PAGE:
There are a few essential steps for third-party risk management:

Onboarding

When considering working with a third party it’s important to do an initial risk assessment as part of the decision making process - prior to formally bringing a third party onboard. You can use external data to get a broader picture of the third-party risk using, for example, cybersecurity ratings to gauge their security posture.  This reduces the chance of unknowingly inheriting undesirable risk.

Tier

Either as part of the initial risk assessment, ideally performed prior to onboarding, or as soon as the third party has been brought onboard there should be a tiering assessment performed.  This assessment is performed internally and results in the third party being placed in a tier that dictates the type and frequency of assessments the third party will receive. Tier 1 or critical vendors are the highest tier.  Some vendors may be at a tier that does not require regular assessments (for example the third parties that cut the grass). External data from, for example, security ratings providers could be used to adjust the tier level if necessary.

Assess

Third parties in the upper tiers should have regular risk assessments performed.  These should be based on the area of risk posed by the third-party. For example vendors who manufacture a component may have questions around employee health and safety, while consulting firms may not.  But all third parties would have questions regarding their security posture and financial viability. The frequency of these assessments would be based on the tier, with the highest tier having the most frequent assessments.

Generate findings

When an assessment is returned there may be responses that are unsatisfactory or incomplete. Additionally any objective external data collected around the third parties financial or security posture should be evaluated at this time for any issues. Issues, or findings, can then be reverted back to the third party to respond.

Remediate issues

There may be a period where an assessment goes back and forth, tasks are generated, issues are responded to and evidence is provided if necessary.  All communication should be captured for future reference. In the end, there may be some risks that are accepted.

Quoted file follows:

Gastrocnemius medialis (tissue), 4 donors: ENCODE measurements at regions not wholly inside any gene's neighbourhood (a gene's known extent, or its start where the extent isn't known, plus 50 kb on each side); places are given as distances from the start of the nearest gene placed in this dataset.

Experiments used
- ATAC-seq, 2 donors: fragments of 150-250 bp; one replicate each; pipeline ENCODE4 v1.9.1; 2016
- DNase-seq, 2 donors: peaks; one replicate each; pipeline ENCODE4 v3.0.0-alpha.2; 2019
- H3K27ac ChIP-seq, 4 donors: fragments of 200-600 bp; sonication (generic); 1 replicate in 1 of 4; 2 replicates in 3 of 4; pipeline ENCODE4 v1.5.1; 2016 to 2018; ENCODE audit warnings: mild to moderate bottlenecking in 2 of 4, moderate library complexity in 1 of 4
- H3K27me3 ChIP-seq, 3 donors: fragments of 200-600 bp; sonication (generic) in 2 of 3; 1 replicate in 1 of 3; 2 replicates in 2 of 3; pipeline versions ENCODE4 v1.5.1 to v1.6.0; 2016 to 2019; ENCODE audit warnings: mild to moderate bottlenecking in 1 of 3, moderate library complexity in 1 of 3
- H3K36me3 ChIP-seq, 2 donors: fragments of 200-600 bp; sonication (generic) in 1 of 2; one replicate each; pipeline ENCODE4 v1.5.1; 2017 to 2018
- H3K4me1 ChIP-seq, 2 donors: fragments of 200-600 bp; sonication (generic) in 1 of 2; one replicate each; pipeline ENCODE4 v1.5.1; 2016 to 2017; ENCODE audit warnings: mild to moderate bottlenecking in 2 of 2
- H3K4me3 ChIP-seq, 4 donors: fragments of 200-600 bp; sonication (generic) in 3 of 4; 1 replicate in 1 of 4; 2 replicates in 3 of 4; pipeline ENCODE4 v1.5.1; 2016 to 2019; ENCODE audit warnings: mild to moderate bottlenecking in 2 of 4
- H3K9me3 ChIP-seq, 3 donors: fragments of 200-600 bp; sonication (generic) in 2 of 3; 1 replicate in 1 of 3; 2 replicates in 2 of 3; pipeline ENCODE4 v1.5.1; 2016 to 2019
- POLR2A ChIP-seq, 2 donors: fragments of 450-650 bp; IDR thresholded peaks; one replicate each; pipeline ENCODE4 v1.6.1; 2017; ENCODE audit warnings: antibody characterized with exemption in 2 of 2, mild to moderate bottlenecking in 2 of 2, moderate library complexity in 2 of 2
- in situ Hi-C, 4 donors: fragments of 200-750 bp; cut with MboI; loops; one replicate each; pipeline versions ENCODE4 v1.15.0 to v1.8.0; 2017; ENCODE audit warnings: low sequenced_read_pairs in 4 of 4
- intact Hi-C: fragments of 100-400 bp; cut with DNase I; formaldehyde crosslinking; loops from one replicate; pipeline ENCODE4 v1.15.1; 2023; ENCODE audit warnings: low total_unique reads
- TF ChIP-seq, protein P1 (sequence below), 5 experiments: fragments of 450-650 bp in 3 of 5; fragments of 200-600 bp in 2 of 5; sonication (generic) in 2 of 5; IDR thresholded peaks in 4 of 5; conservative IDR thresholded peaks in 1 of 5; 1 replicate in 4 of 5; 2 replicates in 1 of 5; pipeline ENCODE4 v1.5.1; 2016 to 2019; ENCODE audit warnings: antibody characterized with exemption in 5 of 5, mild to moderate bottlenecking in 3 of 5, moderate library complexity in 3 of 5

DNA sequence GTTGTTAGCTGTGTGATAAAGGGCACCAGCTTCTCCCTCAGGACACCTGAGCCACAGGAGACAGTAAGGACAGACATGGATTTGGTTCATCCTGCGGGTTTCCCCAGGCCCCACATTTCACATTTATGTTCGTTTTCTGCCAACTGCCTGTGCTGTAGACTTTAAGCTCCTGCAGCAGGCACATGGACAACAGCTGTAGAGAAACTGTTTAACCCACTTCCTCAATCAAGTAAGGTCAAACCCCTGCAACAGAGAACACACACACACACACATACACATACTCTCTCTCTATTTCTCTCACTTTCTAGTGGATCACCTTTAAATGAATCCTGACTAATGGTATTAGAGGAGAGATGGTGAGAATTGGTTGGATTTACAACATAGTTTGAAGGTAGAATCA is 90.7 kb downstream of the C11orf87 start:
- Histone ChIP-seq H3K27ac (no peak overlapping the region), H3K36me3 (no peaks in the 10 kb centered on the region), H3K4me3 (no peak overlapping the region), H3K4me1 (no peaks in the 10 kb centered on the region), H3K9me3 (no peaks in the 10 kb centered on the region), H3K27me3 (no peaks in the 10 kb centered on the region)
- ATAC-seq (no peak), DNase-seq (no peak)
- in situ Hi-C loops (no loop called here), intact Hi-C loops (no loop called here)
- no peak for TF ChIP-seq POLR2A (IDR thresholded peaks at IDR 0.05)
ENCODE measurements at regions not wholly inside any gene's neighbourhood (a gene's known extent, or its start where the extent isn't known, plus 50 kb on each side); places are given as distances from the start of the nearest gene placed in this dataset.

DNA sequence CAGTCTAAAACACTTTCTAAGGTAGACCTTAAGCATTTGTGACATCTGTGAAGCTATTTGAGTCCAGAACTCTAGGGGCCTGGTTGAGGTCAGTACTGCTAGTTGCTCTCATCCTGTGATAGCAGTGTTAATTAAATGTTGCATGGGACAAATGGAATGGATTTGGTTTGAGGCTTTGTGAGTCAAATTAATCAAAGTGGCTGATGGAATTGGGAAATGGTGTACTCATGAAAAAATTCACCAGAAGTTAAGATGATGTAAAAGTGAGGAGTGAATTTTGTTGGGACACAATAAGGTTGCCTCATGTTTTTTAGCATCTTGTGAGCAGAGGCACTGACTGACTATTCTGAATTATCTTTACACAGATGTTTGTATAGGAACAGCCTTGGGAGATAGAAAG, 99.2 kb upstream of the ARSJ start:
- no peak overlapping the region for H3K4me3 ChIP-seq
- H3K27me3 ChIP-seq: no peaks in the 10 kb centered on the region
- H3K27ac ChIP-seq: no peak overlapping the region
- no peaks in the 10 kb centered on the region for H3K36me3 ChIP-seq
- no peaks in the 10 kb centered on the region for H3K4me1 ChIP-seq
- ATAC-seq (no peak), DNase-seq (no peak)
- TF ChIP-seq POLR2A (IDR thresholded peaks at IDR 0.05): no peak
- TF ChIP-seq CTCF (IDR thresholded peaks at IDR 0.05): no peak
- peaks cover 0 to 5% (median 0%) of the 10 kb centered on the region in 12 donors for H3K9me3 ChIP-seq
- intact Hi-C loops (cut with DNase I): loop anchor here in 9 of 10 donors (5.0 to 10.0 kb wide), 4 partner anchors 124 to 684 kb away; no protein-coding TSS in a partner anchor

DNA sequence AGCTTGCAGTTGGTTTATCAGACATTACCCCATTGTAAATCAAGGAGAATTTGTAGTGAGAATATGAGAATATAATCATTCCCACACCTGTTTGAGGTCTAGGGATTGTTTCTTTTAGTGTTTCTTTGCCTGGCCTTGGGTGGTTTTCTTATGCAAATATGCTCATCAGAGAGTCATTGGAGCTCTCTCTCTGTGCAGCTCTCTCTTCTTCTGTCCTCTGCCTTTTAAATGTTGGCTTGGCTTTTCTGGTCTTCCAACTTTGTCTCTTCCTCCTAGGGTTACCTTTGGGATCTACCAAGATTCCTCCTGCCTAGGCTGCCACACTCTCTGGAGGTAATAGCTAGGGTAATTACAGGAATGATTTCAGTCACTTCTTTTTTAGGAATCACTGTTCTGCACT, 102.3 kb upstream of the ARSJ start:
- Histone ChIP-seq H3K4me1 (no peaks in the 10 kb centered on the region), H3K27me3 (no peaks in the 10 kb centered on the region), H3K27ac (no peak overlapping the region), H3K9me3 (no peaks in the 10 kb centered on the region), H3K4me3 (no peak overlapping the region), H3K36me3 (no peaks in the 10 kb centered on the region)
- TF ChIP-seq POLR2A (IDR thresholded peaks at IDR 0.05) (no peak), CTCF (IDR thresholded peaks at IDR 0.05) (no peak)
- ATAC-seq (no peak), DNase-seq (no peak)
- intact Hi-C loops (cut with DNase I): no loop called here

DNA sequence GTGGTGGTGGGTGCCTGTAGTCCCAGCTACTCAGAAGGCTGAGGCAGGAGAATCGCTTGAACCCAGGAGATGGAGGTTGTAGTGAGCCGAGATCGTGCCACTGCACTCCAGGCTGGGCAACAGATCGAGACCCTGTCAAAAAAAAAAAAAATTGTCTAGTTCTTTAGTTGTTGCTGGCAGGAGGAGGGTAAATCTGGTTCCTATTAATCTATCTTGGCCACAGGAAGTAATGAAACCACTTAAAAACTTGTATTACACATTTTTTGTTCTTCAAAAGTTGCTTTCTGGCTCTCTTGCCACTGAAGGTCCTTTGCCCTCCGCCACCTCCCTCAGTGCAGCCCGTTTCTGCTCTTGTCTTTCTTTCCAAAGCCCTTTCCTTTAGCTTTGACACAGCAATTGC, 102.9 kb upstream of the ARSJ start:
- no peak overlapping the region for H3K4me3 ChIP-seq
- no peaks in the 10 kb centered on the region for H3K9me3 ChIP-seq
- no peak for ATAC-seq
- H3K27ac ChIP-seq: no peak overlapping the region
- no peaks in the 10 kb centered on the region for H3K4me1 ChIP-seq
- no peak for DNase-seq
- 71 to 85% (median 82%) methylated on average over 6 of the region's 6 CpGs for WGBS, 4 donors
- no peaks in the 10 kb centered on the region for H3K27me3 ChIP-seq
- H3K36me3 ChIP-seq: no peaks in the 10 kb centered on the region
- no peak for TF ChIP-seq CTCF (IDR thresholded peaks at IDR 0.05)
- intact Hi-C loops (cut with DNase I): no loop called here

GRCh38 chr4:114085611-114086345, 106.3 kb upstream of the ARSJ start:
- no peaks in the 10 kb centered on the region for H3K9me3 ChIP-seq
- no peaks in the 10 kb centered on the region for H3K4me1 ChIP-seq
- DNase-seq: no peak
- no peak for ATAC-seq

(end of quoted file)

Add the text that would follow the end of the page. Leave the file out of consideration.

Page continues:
Report risk

After identifying, analysing and remediating the risk, report on it to the necessary parties. All stakeholders should be able to get the level of visibility they desire.

Monitor

As previously mentioned, third parties should be continuously assessed, which ideally means monitoring for any changes in risk or performance.  This can be done through more frequent assessments or external data feeds such as continuously updated cyber security ratings.  Changes should automatically trigger an issue, assessment and/or tier change. It is crucial to continuously monitor to ensure that all third parties are fulfilling their obligations and do not pose an undesirable risk to the organisation.

Retire

All organisations should have a formal process to retire third parties and ensure all information that should not be stored is permanently deleted.

  • Total visibility into all third-party relationships
  • A formal, pre-contract assessment and due diligence
  • Use of standardised, risk-mitigating terms
  • Risk-based monitoring and oversight
  • Formal offboarding at the end of the relationship

  • Digitise and integrate all aspects of the vendor management lifecycle. Assessing risk should be part of the early stages.
  • Consolidate vendor information and collaborate with third parties while maintaining an audit trail of all collaborations.
  • Gain and maintain an understanding and visibility of third-party risk and performance, including subsidiaries (or fourth parties).
  • Develop a granular assessment of where risk originates.
  • Create risk scores to compare, prioritise and communicate risk.
  • Use machine learning and automation systems to accomplish more while reducing costs.
  • Create a resiliency plan and embed a plan into each aspect of the vendor management system.
  • Integrate with other applications (such as data feeds for cybersecurity rates) and third-party systems.

  • Improved customer experience
  • Improved overall security posture
  • Better operational efficiency
  • Improved customer acquisition and retention
  • Improved customer trust
  • Improved revenue, projections and profitability
  • Consistent third-party performance that matches expectations
  • Improved ability to execute an organisation’s objectives, both strategic business and project-level objectives
  • Minimise business disruption
  • More quickly recover from disruptions